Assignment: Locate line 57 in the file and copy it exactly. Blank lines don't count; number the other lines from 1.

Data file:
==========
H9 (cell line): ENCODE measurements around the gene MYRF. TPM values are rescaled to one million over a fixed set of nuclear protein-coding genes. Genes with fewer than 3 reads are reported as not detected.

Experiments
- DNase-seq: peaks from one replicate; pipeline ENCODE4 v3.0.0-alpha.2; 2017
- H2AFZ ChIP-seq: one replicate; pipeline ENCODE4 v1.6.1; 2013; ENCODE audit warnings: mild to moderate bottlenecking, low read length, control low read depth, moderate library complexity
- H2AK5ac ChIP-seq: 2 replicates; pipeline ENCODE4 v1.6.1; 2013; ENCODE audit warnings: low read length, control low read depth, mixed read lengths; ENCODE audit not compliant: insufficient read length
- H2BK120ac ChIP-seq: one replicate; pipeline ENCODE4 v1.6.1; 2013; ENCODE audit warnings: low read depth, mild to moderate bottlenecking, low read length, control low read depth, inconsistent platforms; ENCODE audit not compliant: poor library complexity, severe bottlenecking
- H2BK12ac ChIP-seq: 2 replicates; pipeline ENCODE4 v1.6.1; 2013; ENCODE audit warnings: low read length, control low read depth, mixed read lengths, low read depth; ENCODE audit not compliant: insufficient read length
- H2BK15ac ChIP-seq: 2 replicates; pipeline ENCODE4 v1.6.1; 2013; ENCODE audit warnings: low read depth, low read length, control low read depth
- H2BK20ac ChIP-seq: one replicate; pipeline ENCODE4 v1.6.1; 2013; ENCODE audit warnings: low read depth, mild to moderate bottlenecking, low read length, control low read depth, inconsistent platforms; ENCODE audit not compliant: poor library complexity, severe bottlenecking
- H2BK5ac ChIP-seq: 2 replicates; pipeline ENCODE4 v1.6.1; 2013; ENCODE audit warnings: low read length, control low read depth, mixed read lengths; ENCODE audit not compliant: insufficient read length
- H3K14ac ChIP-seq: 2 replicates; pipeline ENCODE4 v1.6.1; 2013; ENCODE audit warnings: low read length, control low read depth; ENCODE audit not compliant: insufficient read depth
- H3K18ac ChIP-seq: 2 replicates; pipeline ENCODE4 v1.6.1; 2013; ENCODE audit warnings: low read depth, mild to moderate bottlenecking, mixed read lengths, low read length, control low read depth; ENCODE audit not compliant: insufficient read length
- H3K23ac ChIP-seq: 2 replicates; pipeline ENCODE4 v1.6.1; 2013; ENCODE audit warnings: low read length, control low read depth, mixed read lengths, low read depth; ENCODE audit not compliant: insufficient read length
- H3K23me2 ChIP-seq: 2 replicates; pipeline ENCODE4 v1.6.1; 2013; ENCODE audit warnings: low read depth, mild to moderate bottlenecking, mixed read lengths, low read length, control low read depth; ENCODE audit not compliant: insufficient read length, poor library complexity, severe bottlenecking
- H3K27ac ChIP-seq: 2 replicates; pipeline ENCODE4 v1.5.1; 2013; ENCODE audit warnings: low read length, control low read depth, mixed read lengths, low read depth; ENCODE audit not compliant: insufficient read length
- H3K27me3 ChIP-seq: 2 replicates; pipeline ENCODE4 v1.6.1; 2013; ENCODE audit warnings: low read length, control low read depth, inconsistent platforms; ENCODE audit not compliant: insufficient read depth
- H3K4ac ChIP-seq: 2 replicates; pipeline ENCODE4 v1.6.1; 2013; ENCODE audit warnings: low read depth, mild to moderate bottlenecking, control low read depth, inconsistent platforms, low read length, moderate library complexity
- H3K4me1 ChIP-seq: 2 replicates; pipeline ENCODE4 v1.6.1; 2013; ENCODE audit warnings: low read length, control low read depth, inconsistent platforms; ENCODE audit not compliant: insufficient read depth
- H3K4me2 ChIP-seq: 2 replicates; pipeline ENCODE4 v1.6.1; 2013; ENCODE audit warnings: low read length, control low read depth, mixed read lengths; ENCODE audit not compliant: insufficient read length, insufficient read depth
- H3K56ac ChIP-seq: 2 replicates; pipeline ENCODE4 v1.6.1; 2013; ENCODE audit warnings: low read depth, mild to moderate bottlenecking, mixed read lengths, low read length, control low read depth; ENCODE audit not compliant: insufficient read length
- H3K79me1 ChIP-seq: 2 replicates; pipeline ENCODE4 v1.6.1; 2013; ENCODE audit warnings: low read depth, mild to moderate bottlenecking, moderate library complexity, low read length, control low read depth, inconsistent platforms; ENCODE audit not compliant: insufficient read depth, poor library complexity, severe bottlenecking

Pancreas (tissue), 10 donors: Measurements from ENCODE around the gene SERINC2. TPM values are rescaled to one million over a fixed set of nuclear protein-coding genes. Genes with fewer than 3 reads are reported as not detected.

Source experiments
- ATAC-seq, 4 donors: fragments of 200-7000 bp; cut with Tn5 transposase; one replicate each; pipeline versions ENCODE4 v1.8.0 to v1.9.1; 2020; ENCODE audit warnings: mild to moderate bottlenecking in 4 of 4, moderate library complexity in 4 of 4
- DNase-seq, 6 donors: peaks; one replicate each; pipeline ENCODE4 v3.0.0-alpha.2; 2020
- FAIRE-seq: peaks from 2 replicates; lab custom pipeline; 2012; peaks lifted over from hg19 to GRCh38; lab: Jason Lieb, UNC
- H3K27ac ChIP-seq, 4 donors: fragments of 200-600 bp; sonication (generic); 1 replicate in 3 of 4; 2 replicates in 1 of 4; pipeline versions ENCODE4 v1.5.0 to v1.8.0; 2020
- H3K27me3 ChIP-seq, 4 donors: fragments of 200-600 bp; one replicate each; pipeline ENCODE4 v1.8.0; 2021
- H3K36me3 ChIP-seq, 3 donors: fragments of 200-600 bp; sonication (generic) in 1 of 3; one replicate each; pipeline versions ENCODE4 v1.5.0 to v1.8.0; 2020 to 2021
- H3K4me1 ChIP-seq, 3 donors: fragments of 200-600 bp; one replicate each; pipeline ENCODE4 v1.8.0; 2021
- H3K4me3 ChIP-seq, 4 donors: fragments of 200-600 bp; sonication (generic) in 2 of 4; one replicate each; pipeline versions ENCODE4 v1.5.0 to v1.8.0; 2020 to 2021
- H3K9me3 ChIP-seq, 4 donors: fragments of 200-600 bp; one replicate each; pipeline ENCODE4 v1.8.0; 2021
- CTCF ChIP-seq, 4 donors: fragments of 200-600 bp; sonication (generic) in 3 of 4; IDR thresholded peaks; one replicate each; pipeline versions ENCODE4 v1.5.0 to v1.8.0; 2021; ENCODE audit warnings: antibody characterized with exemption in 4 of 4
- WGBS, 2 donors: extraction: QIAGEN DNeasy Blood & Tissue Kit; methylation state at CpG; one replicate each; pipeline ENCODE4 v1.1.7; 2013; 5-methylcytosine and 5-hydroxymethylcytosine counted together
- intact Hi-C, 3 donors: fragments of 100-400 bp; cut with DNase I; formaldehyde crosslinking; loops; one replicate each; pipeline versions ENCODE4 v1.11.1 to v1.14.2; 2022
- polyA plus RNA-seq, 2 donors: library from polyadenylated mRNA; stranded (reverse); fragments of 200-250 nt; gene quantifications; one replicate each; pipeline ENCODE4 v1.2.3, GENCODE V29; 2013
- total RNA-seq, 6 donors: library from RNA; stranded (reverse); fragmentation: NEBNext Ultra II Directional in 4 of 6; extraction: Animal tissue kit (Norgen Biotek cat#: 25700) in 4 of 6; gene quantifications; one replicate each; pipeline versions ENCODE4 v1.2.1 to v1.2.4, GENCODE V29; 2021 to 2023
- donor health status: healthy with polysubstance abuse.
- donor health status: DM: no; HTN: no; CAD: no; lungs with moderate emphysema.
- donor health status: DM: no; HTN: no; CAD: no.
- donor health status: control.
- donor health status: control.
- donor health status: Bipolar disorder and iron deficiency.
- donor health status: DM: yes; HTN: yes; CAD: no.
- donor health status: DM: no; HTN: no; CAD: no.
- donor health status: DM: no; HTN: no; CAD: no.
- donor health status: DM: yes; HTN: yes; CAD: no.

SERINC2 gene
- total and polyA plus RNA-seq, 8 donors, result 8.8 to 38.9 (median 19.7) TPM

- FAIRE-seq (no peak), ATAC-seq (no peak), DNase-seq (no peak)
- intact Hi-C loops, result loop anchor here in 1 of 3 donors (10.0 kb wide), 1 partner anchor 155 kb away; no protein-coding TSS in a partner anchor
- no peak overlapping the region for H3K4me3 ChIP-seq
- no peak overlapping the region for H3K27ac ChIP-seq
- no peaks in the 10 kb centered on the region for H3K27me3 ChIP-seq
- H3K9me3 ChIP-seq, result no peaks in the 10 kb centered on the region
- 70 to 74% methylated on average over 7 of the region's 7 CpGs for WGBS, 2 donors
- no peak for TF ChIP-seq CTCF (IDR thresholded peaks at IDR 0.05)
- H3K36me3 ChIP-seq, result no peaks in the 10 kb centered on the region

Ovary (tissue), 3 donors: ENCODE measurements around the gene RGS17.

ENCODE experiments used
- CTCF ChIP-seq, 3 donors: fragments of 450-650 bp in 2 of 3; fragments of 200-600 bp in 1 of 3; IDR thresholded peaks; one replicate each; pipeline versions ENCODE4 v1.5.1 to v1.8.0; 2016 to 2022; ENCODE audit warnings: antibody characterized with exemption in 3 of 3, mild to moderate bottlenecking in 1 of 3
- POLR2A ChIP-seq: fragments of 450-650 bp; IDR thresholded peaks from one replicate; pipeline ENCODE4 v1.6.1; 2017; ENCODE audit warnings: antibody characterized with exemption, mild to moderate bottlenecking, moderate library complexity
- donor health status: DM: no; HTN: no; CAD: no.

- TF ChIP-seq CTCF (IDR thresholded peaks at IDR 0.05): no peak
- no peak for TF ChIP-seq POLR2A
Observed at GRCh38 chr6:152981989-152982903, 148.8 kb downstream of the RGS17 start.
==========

- no peak for TF ChIP-seq CTCF (IDR thresholded peaks at IDR 0.05)